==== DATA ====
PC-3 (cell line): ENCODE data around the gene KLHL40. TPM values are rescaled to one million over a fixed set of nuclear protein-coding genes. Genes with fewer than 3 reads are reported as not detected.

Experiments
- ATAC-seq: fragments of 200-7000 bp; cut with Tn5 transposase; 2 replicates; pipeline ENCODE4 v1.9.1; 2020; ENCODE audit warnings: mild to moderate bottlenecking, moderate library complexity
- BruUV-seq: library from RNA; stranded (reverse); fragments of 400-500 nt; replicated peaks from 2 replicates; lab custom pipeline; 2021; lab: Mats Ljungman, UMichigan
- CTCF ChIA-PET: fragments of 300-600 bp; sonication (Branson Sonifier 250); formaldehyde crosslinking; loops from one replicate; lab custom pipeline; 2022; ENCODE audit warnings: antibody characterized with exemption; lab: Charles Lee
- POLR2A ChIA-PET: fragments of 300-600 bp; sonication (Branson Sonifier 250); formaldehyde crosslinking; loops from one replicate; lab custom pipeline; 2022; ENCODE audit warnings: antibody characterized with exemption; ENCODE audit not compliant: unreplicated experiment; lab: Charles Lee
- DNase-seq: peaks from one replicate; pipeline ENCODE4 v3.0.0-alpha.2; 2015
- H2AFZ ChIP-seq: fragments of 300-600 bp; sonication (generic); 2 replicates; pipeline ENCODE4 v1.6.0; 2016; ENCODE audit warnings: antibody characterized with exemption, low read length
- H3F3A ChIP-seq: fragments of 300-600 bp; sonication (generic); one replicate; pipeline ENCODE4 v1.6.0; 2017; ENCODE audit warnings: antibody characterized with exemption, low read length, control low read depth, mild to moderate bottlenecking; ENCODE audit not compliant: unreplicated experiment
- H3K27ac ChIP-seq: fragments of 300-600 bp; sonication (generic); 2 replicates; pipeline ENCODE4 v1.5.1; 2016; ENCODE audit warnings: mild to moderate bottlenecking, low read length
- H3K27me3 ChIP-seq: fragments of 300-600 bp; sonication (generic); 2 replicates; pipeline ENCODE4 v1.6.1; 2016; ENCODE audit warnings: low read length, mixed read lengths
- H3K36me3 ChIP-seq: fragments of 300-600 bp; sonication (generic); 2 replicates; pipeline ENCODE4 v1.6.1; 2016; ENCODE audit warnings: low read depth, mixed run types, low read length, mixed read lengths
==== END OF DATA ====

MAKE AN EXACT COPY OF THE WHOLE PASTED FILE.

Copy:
PC-3 (cell line): ENCODE data around the gene KLHL40. TPM values are rescaled to one million over a fixed set of nuclear protein-coding genes. Genes with fewer than 3 reads are reported as not detected.

Experiments
- ATAC-seq: fragments of 200-7000 bp; cut with Tn5 transposase; 2 replicates; pipeline ENCODE4 v1.9.1; 2020; ENCODE audit warnings: mild to moderate bottlenecking, moderate library complexity
- BruUV-seq: library from RNA; stranded (reverse); fragments of 400-500 nt; replicated peaks from 2 replicates; lab custom pipeline; 2021; lab: Mats Ljungman, UMichigan
- CTCF ChIA-PET: fragments of 300-600 bp; sonication (Branson Sonifier 250); formaldehyde crosslinking; loops from one replicate; lab custom pipeline; 2022; ENCODE audit warnings: antibody characterized with exemption; lab: Charles Lee
- POLR2A ChIA-PET: fragments of 300-600 bp; sonication (Branson Sonifier 250); formaldehyde crosslinking; loops from one replicate; lab custom pipeline; 2022; ENCODE audit warnings: antibody characterized with exemption; ENCODE audit not compliant: unreplicated experiment; lab: Charles Lee
- DNase-seq: peaks from one replicate; pipeline ENCODE4 v3.0.0-alpha.2; 2015
- H2AFZ ChIP-seq: fragments of 300-600 bp; sonication (generic); 2 replicates; pipeline ENCODE4 v1.6.0; 2016; ENCODE audit warnings: antibody characterized with exemption, low read length
- H3F3A ChIP-seq: fragments of 300-600 bp; sonication (generic); one replicate; pipeline ENCODE4 v1.6.0; 2017; ENCODE audit warnings: antibody characterized with exemption, low read length, control low read depth, mild to moderate bottlenecking; ENCODE audit not compliant: unreplicated experiment
- H3K27ac ChIP-seq: fragments of 300-600 bp; sonication (generic); 2 replicates; pipeline ENCODE4 v1.5.1; 2016; ENCODE audit warnings: mild to moderate bottlenecking, low read length
- H3K27me3 ChIP-seq: fragments of 300-600 bp; sonication (generic); 2 replicates; pipeline ENCODE4 v1.6.1; 2016; ENCODE audit warnings: low read length, mixed read lengths
- H3K36me3 ChIP-seq: fragments of 300-600 bp; sonication (generic); 2 replicates; pipeline ENCODE4 v1.6.1; 2016; ENCODE audit warnings: low read depth, mixed run types, low read length, mixed read lengths